Saadya Gaon and Maimonides on the Logic and Limits of Legal Inference in Context of the Karaite-Rabbanite Controversy
David Bourget (Western Ontario)
David Chalmers (ANU, NYU)
Rafael De Clercq
Jack Alan Reynolds
Learn more about PhilPapers
History and Philosophy of Logic 32 (1):29-36 (2011)
Saadya Gaon (882 ? 942), one of the outstanding Rabbis in the period of the Geonim, rejected the legitimacy of legal inference, as part of his polemics with his contemporary Karaite scholars. The paper analyzes Saadya's stance regarding the logical basis of legal inference, and shows that Saadya's distinction between reason and revelation in the domain of legal inference is only in regard to the ?illah? the factor that connects the case with its law. The rationality of the commandments, on the other hand, is based according to Saadya upon the manfa?ah? the utility of the commandments, and hence Saadya's religious doctrine turns out to be coherent and consistent. Maimonides (1138?1204), who was one of the most important figures in the Jewish scholarly world in the Middle Ages, adopted the Aristotelian concept of dialectics in order to facilitate his theory of Jewish legal argumentation. Unlike Saadya, Maimonides saw inferences in the realm of the law as legitimate. His position can be considered an inclination towards the Karaite ideology according to which reason must be the ruler in the realm of the law. Nevertheless, Maimonides' stance deviates from that of Karaites in a crucial point: according to Maimonides, only authorized institutions are qualified to use legal inference. Since the Talmud, according to Maimonides, represents the teachings of the rabbinical authorized institutions, its legal instructions must be followed. The article describes Maimonides' position regarding legal and Talmudic inferences, and shows that Maimonides' inclination towards the Karaite theory remains within the limits of the Rabbanite ideology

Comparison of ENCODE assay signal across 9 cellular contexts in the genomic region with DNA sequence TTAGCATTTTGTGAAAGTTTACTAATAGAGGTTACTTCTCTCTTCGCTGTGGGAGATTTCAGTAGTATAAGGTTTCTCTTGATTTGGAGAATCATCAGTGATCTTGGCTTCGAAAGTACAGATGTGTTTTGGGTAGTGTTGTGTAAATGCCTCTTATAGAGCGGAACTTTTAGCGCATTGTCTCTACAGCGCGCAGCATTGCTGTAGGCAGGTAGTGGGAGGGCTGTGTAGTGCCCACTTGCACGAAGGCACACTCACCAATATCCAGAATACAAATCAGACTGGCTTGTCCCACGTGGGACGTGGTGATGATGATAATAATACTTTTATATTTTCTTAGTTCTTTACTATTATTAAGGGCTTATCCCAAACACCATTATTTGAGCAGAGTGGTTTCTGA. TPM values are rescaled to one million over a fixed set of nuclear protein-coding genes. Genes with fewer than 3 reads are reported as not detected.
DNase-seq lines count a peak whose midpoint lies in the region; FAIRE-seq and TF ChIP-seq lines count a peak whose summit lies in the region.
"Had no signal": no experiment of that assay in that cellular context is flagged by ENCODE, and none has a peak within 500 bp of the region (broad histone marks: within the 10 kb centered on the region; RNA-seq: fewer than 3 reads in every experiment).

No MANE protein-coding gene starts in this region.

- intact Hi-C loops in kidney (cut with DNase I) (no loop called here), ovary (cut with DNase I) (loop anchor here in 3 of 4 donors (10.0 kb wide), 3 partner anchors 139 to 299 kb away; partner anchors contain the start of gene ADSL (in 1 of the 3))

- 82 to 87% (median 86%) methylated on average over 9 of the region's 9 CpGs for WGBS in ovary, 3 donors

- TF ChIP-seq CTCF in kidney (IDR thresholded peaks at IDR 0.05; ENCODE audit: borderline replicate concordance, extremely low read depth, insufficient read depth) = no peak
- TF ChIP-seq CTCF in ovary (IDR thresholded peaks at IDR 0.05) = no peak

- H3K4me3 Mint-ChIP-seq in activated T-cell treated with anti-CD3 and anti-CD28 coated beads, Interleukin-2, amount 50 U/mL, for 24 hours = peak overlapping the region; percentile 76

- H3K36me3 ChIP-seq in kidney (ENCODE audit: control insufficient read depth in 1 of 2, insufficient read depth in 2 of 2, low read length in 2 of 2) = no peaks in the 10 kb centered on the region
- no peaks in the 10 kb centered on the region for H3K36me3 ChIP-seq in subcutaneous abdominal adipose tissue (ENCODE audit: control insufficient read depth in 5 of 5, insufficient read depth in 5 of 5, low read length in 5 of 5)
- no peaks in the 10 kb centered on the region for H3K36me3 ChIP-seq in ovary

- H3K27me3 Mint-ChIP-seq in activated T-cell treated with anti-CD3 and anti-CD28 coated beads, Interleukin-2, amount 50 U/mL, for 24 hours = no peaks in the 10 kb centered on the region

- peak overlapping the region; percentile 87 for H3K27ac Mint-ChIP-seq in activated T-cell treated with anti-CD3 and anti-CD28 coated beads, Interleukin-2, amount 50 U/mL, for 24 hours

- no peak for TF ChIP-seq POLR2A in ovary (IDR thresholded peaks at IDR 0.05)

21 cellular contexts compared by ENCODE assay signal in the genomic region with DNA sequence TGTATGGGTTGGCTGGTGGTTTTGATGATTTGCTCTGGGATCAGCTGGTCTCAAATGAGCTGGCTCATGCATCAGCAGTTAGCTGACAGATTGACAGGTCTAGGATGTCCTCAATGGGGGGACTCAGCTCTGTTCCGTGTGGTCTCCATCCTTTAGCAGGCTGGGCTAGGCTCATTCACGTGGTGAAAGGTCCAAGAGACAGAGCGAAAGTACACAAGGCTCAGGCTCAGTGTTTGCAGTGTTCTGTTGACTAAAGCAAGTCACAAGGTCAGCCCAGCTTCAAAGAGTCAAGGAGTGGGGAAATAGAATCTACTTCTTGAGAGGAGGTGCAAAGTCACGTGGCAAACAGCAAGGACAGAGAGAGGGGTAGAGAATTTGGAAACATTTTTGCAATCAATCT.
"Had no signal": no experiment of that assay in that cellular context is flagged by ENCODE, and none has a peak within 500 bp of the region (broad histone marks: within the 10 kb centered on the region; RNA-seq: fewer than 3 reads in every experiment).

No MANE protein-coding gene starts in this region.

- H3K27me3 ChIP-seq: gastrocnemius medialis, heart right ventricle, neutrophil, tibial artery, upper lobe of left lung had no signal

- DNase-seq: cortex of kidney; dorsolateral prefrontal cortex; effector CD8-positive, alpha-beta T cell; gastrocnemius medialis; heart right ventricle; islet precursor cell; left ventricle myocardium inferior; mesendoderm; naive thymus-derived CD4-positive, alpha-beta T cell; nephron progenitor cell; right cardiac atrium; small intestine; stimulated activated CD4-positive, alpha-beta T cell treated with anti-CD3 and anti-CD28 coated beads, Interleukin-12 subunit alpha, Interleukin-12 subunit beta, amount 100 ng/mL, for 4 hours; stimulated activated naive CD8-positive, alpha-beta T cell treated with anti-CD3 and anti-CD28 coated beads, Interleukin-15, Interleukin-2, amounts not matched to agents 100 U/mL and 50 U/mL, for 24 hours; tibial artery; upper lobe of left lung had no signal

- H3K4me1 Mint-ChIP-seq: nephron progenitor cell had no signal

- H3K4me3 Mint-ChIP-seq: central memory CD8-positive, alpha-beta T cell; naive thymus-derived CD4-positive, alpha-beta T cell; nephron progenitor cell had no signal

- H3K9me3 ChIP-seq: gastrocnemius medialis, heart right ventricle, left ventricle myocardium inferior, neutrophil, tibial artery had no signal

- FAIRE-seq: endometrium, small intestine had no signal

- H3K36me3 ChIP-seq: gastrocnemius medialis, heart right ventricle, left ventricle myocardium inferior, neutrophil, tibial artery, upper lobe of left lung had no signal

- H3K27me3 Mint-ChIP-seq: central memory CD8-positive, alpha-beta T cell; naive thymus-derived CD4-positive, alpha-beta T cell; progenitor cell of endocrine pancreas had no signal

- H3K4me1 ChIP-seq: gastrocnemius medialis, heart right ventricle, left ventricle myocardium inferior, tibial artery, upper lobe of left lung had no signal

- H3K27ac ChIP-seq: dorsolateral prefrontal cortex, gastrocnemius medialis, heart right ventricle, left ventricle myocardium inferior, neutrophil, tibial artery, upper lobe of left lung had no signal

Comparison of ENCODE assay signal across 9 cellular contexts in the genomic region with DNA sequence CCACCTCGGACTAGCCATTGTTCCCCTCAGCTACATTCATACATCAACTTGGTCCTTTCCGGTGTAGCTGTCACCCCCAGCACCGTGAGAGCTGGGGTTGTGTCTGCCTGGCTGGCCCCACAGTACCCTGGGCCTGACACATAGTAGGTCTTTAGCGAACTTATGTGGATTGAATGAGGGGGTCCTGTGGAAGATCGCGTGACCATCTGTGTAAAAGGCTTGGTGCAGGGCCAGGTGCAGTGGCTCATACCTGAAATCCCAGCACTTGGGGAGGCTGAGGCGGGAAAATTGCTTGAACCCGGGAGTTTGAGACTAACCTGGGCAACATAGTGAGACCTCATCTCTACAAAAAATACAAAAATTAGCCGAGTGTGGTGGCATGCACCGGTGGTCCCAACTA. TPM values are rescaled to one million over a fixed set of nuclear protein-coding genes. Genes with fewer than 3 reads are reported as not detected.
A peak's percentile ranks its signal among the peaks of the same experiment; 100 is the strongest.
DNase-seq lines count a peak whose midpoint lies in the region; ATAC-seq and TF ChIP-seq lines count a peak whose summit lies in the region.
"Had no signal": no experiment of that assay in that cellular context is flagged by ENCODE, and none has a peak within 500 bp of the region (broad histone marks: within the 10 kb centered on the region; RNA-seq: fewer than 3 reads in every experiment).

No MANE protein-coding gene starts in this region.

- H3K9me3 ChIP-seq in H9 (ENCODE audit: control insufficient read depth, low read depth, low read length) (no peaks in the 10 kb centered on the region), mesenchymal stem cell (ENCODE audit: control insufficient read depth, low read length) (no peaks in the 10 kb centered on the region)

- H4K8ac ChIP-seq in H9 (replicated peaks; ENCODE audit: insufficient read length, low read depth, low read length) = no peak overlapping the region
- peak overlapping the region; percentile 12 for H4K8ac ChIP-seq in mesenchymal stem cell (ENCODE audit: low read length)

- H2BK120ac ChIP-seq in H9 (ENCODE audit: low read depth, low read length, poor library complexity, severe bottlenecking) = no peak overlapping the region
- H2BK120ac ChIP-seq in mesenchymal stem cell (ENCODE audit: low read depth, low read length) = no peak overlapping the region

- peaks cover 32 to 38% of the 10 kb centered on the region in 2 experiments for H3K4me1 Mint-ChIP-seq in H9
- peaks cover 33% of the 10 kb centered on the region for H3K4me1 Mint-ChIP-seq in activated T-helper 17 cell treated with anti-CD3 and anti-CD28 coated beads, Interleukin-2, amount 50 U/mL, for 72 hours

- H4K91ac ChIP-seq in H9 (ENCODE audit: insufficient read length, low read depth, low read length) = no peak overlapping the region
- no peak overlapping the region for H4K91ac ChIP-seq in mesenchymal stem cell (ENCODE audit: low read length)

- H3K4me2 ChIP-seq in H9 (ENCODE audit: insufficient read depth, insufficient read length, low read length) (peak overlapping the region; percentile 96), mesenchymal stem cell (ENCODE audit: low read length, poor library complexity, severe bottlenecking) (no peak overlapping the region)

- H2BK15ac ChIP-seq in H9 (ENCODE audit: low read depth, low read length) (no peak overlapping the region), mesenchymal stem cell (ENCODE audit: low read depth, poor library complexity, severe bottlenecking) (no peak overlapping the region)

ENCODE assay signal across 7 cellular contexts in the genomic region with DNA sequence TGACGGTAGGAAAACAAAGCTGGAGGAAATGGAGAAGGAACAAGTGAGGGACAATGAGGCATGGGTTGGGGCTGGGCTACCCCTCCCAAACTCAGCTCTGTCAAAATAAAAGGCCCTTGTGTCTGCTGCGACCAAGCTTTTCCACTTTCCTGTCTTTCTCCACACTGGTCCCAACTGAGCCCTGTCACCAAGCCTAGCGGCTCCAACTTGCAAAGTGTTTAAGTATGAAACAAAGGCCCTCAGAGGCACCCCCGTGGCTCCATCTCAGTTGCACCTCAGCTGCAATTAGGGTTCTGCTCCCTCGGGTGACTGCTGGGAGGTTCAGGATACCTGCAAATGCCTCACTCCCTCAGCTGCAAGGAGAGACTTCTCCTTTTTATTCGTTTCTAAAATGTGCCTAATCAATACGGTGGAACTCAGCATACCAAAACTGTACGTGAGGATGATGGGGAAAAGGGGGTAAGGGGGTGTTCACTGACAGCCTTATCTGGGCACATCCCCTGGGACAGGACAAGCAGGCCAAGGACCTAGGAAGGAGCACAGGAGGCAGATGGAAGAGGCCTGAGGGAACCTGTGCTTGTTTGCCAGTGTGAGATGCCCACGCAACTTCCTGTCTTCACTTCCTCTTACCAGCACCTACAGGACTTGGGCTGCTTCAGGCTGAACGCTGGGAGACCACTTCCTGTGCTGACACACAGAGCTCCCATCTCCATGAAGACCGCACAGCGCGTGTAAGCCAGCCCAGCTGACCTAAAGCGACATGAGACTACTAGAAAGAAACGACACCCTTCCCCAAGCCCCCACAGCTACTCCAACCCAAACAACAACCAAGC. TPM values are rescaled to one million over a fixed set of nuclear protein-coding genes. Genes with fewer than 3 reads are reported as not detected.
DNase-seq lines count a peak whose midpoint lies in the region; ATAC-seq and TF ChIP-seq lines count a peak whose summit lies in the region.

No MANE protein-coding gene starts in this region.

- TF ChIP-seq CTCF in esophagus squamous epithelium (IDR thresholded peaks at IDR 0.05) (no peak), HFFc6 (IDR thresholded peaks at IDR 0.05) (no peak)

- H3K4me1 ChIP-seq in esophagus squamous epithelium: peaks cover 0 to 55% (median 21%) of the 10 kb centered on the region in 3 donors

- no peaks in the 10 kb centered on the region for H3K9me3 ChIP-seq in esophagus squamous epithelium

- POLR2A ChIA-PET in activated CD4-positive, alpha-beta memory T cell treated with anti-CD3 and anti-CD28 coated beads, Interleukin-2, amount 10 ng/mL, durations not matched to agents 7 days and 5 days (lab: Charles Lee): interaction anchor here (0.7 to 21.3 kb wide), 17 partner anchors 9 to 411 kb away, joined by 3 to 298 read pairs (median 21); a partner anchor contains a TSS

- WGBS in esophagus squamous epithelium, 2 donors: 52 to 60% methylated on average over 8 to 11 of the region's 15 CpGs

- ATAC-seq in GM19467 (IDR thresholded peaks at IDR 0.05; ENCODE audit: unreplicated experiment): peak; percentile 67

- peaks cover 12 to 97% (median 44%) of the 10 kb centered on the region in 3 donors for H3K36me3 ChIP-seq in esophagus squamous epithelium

|Keywords||No keywords specified (fix it)|
|Categories||categorize this paper)|
Setup an account with your affiliations in order to access resources via your University's proxy server
Configure custom proxy (use this if your affiliation does not provide a proxy)
|Through your library|
References found in this work BETA
Haggai Ben-Shammai (1997). Kalam in Medieval Jewish Philosophy. In Daniel H. Frank & Oliver Leaman (eds.), History of Jewish Philosophy. Routledge. 2--115.
Moses Maimonides (1963). The Guide of the Perplexed. University of Chicago Press.
Sarah Stroumsa (2003). Saadya and Jewish Kalam. In Daniel H. Frank & Oliver Leaman (eds.), The Cambridge Companion to Medieval Jewish Philosophy. Cambridge University Press. 121--46.
Citations of this work BETA
No citations found.
Similar books and articles
Steven T. Katz (ed.) (1980). Saadiah Gaon. Arno Press.
Michael P. Levine (1986). The Role of Reason in the Ethics of Maimonides: Or, Why Maimonides Could Have Had a Doctrine of Natural Law Even If He Did Not. Journal of Religious Ethics 14 (2):279 - 295.
Moses Maimonides & Salo Wittmayer Baron (eds.) (1941/1966). Essays on Maimonides. New York, Ams Press.
Leo Strauss (2013). Leo Strauss on Maimonides: The Complete Writings. The University of Chicago Press.
Raymond L. Weiss (1991). Maimonides' Ethics: The Encounter of Philosophic and Religious Morality. University of Chicago Press.
Daniel J. Lasker (2008). From Judah Hadassi to Elijah Bashyatchi: Studies in Late Medieval Karaite Philosophy. Brill.
James T. Robinson (2007). Maimonides, Samuel Ibn Tibbon, and the Construction of a Jewish Tradition of Philosophy. In Jay Michael Harris (ed.), Maimonides After 800 Years: Essays on Maimonides and His Influence. Distributed by Harvard University Press.
Don Seeman (2008). Honoring the Divine as Virtue and Practice in Maimonides. Journal of Jewish Thought and Philosophy 16 (2):195-251.
Moses Maimonides (1975/1983). Ethical Writings of Maimonides. Dover Publications.
Josef Stern (2012). Maimonides on Wars and Their Justification. Journal of Military Ethics 11 (3):245-263.
Allan Nadler (2007). The "Rambam Revival" in Early Modern Jewish Thought Maskilim, Mitnagdim, and Hasidim on Maimonides' Guide of the Perplexed. In Jay Michael Harris (ed.), Maimonides After 800 Years: Essays on Maimonides and His Influence. Distributed by Harvard University Press.
Kenneth Seeskin (2005). Maimonides on the Origin of the World. Cambridge University Press.
Kenneth Seeskin (2002). Sanctity and Silence. American Catholic Philosophical Quarterly 76 (1):7-24.
Added to index2011-02-09
Total downloads16 ( #116,527 of 1,410,149 )
Recent downloads (6 months)1 ( #177,743 of 1,410,149 )
How can I increase my downloads?